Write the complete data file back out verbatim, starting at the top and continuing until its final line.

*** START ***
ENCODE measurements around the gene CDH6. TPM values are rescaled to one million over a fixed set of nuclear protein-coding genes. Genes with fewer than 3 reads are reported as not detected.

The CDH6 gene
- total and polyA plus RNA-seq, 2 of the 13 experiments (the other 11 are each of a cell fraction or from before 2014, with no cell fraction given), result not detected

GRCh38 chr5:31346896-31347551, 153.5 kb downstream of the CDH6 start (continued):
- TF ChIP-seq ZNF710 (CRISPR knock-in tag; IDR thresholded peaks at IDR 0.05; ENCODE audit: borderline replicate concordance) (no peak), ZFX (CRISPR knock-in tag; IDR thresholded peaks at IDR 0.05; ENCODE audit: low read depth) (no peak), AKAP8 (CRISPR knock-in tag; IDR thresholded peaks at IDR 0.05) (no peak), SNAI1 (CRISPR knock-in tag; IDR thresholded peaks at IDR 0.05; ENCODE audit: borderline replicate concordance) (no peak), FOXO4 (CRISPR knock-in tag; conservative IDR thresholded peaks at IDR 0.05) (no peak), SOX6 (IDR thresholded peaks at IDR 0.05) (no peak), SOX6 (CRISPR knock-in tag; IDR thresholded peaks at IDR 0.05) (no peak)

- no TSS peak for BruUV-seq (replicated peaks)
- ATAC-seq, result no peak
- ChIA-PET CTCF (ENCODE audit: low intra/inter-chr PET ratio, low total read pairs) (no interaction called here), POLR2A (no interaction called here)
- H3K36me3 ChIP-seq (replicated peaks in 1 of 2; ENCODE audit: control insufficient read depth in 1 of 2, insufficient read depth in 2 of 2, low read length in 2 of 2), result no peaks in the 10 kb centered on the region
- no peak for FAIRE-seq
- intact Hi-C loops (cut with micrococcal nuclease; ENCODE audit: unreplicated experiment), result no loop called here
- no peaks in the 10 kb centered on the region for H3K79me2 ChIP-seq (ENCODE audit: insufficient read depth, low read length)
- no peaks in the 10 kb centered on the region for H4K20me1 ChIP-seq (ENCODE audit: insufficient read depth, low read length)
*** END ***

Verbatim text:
ENCODE measurements around the gene CDH6. TPM values are rescaled to one million over a fixed set of nuclear protein-coding genes. Genes with fewer than 3 reads are reported as not detected.

The CDH6 gene
- total and polyA plus RNA-seq, 2 of the 13 experiments (the other 11 are each of a cell fraction or from before 2014, with no cell fraction given), result not detected

GRCh38 chr5:31346896-31347551, 153.5 kb downstream of the CDH6 start (continued):
- TF ChIP-seq ZNF710 (CRISPR knock-in tag; IDR thresholded peaks at IDR 0.05; ENCODE audit: borderline replicate concordance) (no peak), ZFX (CRISPR knock-in tag; IDR thresholded peaks at IDR 0.05; ENCODE audit: low read depth) (no peak), AKAP8 (CRISPR knock-in tag; IDR thresholded peaks at IDR 0.05) (no peak), SNAI1 (CRISPR knock-in tag; IDR thresholded peaks at IDR 0.05; ENCODE audit: borderline replicate concordance) (no peak), FOXO4 (CRISPR knock-in tag; conservative IDR thresholded peaks at IDR 0.05) (no peak), SOX6 (IDR thresholded peaks at IDR 0.05) (no peak), SOX6 (CRISPR knock-in tag; IDR thresholded peaks at IDR 0.05) (no peak)

- no TSS peak for BruUV-seq (replicated peaks)
- ATAC-seq, result no peak
- ChIA-PET CTCF (ENCODE audit: low intra/inter-chr PET ratio, low total read pairs) (no interaction called here), POLR2A (no interaction called here)
- H3K36me3 ChIP-seq (replicated peaks in 1 of 2; ENCODE audit: control insufficient read depth in 1 of 2, insufficient read depth in 2 of 2, low read length in 2 of 2), result no peaks in the 10 kb centered on the region
- no peak for FAIRE-seq
- intact Hi-C loops (cut with micrococcal nuclease; ENCODE audit: unreplicated experiment), result no loop called here
- no peaks in the 10 kb centered on the region for H3K79me2 ChIP-seq (ENCODE audit: insufficient read depth, low read length)
- no peaks in the 10 kb centered on the region for H4K20me1 ChIP-seq (ENCODE audit: insufficient read depth, low read length)